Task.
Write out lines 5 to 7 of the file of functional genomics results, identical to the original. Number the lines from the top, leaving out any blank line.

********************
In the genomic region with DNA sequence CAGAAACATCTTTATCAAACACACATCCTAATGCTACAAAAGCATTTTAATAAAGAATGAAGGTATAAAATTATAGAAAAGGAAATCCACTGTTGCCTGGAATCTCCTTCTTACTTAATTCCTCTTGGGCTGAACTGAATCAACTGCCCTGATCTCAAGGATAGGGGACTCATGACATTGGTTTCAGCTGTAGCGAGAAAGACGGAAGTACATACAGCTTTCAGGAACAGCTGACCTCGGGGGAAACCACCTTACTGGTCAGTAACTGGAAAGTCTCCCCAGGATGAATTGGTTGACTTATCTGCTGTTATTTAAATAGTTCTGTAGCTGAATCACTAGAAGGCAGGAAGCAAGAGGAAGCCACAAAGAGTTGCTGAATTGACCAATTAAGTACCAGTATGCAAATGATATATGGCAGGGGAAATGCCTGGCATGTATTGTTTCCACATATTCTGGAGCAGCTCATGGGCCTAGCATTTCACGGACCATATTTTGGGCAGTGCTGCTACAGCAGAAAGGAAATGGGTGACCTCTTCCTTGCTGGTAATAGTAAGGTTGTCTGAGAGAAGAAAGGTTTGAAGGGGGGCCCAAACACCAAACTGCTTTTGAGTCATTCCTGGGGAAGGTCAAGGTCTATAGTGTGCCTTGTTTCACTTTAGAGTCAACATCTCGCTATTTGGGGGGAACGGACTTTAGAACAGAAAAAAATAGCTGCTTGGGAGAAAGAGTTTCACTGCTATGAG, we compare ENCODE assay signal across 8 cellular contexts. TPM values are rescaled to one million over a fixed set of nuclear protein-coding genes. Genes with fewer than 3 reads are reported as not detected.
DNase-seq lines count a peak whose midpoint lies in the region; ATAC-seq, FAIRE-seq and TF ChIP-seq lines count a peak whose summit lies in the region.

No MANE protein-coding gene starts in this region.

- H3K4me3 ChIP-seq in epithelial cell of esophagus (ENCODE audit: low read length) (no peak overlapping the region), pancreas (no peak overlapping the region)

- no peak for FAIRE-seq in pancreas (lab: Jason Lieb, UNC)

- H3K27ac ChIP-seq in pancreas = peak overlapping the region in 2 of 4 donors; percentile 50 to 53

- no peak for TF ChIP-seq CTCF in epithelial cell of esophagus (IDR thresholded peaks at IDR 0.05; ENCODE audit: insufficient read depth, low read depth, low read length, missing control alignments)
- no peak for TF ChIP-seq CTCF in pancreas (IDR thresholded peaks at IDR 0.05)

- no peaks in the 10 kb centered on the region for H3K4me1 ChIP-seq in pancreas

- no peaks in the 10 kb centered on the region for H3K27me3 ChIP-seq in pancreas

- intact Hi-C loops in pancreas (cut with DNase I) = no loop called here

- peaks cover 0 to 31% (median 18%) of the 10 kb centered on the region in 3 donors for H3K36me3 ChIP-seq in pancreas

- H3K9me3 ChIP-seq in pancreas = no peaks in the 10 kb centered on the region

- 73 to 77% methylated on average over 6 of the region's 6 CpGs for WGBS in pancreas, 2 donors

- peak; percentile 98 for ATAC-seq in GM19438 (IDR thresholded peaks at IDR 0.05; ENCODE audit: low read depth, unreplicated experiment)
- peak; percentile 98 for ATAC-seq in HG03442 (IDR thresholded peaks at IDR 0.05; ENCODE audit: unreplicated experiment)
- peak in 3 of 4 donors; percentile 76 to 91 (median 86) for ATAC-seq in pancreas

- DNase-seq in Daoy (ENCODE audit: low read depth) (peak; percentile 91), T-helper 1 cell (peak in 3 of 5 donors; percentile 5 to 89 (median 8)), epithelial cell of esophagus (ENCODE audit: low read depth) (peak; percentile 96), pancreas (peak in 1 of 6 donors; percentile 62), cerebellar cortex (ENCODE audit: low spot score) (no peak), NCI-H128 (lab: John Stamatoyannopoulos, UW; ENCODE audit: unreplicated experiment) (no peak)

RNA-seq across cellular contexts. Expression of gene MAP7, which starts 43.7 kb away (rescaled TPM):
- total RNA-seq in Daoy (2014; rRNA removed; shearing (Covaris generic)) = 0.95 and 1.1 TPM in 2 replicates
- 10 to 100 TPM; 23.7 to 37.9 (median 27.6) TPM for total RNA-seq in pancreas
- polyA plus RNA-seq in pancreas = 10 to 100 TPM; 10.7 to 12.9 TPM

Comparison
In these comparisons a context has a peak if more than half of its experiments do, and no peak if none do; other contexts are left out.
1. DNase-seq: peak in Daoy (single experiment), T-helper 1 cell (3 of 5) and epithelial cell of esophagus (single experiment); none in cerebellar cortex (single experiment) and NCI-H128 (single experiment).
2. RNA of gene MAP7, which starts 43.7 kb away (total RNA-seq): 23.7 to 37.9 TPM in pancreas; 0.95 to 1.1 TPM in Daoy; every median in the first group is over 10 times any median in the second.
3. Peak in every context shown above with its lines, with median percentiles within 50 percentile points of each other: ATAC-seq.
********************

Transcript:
- no peak for FAIRE-seq in pancreas (lab: Jason Lieb, UNC)

- H3K27ac ChIP-seq in pancreas = peak overlapping the region in 2 of 4 donors; percentile 50 to 53

- no peak for TF ChIP-seq CTCF in epithelial cell of esophagus (IDR thresholded peaks at IDR 0.05; ENCODE audit: insufficient read depth, low read depth, low read length, missing control alignments)